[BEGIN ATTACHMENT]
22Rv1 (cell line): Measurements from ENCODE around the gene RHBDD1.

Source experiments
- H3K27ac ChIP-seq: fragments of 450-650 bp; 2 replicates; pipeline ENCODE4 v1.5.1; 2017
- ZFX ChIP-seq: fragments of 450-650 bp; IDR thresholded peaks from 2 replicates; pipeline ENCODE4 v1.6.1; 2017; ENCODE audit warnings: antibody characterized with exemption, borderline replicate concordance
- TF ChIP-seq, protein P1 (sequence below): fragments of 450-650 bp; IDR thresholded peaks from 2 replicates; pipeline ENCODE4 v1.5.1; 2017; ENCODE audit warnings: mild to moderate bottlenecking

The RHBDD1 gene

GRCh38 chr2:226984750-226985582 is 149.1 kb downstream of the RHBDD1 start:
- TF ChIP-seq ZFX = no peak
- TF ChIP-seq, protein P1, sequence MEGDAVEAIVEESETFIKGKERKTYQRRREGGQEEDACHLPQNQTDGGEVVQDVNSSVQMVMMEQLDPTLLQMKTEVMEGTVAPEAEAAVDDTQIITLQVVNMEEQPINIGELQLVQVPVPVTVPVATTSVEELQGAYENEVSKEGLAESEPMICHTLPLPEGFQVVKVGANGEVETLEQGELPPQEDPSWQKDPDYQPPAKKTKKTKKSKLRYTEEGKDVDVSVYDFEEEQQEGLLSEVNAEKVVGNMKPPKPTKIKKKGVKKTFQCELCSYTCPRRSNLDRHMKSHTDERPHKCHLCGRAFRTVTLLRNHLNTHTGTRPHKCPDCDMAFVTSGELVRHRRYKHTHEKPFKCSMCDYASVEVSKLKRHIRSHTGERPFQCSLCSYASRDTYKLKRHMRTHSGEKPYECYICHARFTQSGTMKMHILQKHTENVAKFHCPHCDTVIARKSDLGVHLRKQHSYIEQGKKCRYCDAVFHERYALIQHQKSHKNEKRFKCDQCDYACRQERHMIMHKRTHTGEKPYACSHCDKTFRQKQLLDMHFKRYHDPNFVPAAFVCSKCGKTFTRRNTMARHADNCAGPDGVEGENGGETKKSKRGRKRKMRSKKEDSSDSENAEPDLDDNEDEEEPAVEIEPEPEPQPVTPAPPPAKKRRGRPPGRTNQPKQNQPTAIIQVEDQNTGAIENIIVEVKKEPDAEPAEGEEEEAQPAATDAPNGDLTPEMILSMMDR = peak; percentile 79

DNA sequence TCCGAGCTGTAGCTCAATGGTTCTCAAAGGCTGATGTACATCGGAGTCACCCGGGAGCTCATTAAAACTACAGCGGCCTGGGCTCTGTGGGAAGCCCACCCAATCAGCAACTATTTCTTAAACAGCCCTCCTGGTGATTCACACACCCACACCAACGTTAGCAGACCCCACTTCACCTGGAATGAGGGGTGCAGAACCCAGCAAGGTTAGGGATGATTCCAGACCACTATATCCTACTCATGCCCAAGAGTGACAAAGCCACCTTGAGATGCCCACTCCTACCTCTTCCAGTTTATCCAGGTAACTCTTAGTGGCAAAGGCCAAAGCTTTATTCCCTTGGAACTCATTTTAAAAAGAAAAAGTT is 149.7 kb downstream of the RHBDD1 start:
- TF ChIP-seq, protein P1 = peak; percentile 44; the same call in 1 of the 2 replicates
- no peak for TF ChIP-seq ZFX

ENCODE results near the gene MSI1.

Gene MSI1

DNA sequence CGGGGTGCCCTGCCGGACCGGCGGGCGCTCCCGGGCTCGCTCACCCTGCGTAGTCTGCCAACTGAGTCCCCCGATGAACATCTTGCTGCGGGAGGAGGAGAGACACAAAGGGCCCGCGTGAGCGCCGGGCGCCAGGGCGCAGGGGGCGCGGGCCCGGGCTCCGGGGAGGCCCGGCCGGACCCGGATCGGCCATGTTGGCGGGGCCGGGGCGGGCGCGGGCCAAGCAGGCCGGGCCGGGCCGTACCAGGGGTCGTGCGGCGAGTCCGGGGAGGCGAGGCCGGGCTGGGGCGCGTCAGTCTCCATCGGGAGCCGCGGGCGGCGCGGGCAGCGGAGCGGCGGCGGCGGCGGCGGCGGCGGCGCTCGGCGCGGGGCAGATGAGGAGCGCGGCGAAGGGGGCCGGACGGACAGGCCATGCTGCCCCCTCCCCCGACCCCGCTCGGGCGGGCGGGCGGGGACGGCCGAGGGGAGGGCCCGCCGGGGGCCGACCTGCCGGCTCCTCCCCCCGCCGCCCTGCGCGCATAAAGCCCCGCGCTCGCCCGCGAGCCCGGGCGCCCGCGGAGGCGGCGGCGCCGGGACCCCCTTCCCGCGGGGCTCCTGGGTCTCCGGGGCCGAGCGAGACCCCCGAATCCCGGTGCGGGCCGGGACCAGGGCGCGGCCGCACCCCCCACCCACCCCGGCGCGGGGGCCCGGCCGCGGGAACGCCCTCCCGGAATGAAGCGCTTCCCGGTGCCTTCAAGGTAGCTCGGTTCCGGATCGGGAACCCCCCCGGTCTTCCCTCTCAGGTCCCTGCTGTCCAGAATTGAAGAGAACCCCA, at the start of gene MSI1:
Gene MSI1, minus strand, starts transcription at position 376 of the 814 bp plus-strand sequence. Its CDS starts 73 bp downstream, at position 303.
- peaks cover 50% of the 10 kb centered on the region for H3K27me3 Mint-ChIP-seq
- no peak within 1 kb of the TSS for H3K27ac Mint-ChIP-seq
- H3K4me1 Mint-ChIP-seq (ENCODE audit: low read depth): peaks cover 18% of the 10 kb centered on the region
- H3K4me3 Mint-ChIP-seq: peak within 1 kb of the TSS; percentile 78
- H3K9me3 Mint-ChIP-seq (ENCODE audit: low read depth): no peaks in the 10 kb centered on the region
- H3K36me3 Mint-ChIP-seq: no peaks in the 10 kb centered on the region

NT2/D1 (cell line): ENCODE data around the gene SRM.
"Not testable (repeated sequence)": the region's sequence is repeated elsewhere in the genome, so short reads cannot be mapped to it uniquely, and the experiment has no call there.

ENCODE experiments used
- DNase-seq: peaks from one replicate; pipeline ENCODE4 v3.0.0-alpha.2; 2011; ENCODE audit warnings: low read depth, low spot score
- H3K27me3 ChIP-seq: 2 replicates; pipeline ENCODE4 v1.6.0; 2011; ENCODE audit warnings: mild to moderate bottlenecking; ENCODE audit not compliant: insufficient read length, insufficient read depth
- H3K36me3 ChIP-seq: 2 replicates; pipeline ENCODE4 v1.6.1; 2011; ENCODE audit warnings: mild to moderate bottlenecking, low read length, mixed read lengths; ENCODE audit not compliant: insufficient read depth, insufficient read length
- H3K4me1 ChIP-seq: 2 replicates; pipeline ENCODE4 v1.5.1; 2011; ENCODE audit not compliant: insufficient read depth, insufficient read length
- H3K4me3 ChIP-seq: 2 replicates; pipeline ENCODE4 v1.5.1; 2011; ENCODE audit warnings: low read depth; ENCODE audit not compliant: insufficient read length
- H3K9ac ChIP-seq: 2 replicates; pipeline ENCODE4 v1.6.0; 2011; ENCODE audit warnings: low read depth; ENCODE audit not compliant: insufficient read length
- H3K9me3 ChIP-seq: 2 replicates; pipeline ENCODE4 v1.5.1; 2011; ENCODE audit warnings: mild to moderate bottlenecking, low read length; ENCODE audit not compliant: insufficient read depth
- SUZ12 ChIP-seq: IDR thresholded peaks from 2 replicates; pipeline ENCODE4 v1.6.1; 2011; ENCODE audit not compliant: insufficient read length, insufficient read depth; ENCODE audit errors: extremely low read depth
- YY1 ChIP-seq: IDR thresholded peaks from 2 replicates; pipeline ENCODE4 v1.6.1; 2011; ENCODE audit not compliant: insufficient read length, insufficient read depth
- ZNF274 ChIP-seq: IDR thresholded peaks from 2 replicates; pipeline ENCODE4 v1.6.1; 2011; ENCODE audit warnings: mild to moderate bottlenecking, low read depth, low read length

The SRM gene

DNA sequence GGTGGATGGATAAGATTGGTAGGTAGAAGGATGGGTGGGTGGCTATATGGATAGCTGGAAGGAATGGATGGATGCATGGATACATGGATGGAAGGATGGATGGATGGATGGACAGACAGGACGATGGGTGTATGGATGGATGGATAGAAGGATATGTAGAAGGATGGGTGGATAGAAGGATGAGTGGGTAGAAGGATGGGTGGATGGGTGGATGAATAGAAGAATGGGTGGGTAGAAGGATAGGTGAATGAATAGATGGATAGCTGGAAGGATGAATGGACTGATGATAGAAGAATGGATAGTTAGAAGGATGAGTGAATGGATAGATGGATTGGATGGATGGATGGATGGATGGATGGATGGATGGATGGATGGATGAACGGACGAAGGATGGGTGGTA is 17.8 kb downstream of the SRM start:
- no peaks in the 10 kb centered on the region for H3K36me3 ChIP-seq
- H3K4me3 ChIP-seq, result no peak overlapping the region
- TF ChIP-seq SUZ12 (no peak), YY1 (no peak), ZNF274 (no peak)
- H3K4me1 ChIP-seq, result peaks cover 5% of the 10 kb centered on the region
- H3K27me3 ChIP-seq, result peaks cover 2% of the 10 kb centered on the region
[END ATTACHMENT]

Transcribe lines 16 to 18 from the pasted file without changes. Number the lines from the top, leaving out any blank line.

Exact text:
Gene MSI1, minus strand, starts transcription at position 376 of the 814 bp plus-strand sequence. Its CDS starts 73 bp downstream, at position 303.
- peaks cover 50% of the 10 kb centered on the region for H3K27me3 Mint-ChIP-seq
- no peak within 1 kb of the TSS for H3K27ac Mint-ChIP-seq